Theyíre said to have initiated the whole "nu-metal" movement with their non-mainstream sounds (which incidentally sound a lot like traditional heavy metal) - but I canít believe Black Sabbath or ACDC didnít influence their rhythm. Or lack of it!
Just when they started to drown in the very sound they popularized, Korn resurrected themselves with "Untouchables". With a jacket that appropriately signals their tunes, and, more precisely, their ghosts, "Untouchables" is a reminder of what the band used to be like in their halcyon days.
The music is characterized by a choral carnage, with guitars and drums played to the last splinter and vocals strained to a screech. This, however, swerves sharply away from what used to be appendages of the same musical machinery to an identifiable difference in song structure. Almost intent to deny repetitiveness, theyíve employed synthesizers to hollow, then amplify, parts of songs, while Jonathan Davisí vocals have experimented with a range of vocal gymnastics, from feeble undertones to furious barks. Unfortunately for him, it all comes out as strangled yells from an affected adolescent.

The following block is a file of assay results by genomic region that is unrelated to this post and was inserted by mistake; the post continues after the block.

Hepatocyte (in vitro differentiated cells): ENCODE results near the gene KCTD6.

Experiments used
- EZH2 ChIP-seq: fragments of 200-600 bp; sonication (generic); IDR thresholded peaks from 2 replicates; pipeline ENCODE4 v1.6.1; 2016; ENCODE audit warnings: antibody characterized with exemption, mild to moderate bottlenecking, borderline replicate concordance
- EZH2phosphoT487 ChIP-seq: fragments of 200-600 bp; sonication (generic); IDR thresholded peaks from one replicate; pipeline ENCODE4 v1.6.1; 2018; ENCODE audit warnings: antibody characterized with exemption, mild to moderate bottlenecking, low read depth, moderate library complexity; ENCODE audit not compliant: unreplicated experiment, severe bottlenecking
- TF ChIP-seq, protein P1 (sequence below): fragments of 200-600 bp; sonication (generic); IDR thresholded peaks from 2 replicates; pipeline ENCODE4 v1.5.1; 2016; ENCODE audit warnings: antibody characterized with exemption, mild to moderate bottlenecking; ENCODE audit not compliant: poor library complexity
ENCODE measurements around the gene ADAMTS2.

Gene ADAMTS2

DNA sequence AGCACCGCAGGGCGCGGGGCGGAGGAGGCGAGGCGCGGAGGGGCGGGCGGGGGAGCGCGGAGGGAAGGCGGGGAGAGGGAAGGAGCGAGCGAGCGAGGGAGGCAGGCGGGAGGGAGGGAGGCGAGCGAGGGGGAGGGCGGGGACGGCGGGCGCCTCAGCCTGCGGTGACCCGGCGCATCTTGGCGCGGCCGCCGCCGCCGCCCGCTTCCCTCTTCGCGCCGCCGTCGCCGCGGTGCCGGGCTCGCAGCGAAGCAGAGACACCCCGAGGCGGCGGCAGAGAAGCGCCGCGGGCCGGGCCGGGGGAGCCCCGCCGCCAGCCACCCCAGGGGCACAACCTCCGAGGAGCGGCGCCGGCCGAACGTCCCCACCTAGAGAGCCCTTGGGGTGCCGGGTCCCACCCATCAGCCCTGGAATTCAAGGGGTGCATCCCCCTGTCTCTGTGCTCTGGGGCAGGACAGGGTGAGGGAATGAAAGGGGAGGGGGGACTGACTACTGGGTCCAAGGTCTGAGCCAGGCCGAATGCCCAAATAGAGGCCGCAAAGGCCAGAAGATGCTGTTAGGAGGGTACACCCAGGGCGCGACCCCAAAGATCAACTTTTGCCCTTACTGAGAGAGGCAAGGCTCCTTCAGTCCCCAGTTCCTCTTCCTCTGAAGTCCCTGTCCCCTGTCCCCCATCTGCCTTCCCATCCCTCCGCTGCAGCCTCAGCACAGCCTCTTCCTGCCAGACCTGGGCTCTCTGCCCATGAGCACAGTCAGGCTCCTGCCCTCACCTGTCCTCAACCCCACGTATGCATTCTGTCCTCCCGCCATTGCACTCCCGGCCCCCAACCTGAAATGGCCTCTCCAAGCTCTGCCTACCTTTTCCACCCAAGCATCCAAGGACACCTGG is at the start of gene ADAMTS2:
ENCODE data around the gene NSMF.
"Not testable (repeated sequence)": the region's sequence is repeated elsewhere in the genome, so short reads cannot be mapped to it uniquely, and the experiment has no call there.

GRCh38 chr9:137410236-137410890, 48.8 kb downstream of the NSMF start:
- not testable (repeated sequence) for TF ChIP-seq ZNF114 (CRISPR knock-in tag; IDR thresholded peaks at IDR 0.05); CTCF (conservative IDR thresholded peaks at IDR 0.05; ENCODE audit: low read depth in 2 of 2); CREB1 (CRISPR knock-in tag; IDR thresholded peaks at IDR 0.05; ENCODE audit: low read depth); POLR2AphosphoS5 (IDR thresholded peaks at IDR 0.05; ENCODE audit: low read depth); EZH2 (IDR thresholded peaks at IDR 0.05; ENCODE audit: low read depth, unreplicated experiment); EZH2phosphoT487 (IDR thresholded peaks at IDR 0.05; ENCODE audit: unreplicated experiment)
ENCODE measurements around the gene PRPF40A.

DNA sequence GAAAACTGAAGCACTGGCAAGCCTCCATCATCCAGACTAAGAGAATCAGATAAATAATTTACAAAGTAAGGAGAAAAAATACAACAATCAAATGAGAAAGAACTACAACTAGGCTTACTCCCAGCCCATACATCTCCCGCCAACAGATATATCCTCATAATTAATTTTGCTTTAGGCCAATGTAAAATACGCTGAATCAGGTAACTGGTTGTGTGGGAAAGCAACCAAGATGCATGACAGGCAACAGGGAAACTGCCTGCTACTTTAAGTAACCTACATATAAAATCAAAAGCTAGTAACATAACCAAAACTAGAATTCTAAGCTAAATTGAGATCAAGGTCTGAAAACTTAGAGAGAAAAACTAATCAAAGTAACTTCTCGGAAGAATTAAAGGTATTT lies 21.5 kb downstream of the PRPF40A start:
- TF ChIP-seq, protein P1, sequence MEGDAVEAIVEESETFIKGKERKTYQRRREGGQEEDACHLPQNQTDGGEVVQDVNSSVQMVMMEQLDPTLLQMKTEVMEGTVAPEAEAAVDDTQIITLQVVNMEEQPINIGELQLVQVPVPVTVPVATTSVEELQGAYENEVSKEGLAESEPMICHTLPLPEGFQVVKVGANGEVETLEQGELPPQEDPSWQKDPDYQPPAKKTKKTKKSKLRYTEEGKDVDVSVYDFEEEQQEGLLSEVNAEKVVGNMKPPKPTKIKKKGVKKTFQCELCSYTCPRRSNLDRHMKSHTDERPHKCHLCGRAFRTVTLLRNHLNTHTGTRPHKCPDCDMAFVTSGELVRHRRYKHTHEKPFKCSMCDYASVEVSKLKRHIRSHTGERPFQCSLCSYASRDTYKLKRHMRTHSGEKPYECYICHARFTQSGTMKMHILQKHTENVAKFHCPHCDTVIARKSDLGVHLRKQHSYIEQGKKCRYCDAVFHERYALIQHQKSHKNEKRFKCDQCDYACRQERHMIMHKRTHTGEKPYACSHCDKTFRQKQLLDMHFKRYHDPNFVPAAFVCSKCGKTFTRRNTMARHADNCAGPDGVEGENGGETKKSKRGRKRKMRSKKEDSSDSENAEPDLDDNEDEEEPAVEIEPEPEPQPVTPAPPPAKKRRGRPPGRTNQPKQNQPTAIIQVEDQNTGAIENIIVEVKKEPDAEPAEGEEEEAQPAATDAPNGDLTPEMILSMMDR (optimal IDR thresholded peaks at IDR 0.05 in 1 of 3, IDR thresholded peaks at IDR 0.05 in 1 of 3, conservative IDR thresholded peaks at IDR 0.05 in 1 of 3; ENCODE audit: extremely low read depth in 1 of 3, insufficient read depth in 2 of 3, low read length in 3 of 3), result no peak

Unlike the music of Toxicity, this music isnít interrupted by surprising silences, but the songs are always inaugurated by uncharacteristic introductions. The theme here is all things dark and ugly, but apart from the names of some of the fourteen tracks on the cover, and the rage of their rock, you would never guess that "Hollow Life", "Hating", "Iím Hiding", "Wake Up Hate" and a couple of other delinquent titles personify Kornís angst.
"One More Time", "Wake up Hate" and "No Oneís There" are some of the A-listers. With unexpectedly good musical phrases, they make for some very industrious head-banging.